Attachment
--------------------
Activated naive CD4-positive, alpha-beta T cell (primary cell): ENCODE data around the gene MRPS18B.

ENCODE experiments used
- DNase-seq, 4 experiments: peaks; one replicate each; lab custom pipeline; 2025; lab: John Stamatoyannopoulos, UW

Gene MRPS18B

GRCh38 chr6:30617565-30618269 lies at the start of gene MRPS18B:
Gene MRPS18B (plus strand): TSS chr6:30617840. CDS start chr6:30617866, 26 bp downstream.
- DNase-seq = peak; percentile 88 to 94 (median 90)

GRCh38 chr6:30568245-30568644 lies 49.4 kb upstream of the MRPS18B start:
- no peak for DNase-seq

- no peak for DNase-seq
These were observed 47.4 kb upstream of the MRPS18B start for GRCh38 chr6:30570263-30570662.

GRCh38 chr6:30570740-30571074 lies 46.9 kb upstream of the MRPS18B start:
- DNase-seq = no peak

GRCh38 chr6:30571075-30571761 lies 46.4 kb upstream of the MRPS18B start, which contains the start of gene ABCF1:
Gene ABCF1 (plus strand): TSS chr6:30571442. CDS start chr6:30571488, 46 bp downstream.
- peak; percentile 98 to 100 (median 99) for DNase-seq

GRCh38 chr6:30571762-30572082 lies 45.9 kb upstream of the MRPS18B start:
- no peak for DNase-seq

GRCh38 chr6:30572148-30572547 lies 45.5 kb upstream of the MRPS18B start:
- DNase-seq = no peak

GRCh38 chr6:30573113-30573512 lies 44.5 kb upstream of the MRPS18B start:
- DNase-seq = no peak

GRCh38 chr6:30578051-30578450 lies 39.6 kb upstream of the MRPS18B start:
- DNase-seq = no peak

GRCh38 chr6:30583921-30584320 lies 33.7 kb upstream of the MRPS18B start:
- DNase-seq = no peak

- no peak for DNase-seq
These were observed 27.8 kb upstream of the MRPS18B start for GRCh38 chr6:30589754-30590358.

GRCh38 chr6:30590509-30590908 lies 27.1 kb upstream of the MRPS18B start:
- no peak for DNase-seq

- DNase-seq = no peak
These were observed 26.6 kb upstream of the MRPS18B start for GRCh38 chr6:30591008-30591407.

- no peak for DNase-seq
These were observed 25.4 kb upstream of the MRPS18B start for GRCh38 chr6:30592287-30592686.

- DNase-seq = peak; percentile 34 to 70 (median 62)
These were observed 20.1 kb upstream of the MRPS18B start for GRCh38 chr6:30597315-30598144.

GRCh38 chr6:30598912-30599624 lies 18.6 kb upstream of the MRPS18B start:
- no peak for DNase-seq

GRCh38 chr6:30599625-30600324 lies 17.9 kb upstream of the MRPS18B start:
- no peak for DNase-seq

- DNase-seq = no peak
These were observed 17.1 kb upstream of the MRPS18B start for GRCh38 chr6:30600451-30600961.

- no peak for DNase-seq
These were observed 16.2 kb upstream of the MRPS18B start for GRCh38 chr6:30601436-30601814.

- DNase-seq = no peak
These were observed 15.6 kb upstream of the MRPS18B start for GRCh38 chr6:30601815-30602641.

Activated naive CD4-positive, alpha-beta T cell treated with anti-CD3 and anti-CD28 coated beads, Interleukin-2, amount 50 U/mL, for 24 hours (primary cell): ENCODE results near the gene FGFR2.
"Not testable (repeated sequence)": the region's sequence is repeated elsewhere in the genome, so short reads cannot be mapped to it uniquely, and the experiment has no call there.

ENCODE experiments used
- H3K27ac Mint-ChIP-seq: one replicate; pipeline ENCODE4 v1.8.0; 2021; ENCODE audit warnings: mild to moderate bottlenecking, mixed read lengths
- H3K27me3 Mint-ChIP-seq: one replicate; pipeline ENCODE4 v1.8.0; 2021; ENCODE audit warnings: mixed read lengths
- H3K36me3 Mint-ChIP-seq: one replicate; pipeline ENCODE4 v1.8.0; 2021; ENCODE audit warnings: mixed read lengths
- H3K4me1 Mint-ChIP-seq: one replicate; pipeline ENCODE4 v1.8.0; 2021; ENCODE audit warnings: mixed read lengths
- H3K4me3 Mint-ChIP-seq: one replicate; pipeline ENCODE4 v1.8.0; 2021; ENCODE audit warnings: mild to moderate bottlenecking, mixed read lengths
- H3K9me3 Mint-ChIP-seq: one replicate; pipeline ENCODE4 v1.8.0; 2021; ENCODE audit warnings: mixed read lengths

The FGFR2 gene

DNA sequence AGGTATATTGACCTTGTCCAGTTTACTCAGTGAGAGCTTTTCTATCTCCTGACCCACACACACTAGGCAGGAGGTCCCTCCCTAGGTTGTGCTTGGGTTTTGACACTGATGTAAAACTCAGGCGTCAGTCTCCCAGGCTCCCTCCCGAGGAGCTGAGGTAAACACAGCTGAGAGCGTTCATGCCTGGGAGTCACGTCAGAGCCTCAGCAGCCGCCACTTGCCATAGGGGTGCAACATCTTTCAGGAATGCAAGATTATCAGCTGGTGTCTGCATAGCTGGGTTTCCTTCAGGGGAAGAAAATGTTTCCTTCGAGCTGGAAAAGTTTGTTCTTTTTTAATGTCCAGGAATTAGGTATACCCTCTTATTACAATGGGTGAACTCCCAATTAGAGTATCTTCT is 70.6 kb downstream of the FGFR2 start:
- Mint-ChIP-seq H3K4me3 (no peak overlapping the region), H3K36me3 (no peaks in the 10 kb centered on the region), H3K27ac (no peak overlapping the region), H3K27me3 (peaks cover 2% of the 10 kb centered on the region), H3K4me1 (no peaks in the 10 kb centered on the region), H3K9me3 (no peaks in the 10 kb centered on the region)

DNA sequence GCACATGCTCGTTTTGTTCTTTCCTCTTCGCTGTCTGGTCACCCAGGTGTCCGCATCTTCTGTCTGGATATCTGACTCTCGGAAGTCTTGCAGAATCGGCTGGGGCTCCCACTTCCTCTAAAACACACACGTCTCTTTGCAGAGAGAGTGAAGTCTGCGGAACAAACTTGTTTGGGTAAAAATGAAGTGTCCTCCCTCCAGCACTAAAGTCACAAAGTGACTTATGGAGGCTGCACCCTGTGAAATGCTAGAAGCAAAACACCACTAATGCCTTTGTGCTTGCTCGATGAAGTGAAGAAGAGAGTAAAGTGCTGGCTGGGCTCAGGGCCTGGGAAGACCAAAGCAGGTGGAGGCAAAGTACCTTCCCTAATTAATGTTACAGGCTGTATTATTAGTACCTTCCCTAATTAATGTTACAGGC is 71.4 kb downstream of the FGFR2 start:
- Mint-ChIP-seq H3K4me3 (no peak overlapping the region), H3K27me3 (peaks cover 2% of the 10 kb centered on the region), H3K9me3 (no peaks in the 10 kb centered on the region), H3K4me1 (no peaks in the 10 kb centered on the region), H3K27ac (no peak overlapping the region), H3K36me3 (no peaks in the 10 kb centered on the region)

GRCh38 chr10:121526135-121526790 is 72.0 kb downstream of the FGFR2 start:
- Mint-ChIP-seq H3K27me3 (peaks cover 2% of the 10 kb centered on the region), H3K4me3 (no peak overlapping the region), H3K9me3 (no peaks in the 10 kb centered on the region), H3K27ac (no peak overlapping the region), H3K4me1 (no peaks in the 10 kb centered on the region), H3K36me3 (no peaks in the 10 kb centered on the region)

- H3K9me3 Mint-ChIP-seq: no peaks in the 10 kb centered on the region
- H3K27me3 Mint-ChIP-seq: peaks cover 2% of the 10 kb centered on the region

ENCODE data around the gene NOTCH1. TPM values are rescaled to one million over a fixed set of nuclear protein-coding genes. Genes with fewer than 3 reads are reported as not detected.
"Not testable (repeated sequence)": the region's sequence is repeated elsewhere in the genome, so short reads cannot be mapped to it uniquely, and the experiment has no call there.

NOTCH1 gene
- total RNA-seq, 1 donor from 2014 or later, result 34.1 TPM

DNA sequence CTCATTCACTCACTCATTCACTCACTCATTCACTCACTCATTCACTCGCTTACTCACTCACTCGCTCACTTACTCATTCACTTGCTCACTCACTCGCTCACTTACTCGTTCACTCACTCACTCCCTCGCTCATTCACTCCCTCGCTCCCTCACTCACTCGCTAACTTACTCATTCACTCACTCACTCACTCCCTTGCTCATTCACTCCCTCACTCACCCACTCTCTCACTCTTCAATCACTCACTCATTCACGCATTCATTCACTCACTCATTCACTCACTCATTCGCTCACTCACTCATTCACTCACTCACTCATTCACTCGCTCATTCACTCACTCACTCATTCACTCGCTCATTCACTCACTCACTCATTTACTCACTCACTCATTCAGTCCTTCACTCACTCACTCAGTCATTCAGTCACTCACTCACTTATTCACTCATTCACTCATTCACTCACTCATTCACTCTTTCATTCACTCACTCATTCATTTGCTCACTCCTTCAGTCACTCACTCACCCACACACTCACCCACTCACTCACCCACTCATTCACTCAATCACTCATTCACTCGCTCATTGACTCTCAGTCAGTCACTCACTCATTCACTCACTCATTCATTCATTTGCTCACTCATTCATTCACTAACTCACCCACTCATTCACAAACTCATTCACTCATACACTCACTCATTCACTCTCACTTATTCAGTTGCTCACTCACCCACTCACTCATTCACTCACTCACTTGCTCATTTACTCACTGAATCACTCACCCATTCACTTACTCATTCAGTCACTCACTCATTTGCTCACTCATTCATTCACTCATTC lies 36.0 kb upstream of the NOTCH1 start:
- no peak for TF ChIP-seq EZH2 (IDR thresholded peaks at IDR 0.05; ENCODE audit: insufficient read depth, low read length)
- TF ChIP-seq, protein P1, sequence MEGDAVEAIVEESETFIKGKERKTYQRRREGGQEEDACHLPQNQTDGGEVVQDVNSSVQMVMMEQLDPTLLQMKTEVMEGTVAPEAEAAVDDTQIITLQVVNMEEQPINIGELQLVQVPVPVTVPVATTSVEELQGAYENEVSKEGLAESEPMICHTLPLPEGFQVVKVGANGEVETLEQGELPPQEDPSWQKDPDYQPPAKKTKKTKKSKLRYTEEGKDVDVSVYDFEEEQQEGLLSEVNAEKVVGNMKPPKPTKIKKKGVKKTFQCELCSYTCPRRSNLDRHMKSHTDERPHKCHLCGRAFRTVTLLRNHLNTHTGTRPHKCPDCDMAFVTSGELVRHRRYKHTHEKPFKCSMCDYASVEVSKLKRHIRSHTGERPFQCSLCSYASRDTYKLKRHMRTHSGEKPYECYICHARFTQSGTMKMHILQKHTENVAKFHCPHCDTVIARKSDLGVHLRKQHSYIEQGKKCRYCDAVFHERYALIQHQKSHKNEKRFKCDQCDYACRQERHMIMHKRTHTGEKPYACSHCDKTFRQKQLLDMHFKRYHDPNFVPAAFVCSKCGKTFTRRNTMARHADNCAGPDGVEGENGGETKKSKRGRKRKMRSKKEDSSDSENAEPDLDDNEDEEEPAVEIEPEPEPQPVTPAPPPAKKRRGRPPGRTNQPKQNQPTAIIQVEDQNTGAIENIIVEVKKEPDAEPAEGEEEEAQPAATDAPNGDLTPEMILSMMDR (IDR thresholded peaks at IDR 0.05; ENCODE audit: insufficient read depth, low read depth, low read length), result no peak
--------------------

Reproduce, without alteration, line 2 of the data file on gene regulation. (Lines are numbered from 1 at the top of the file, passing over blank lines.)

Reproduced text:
ENCODE experiments used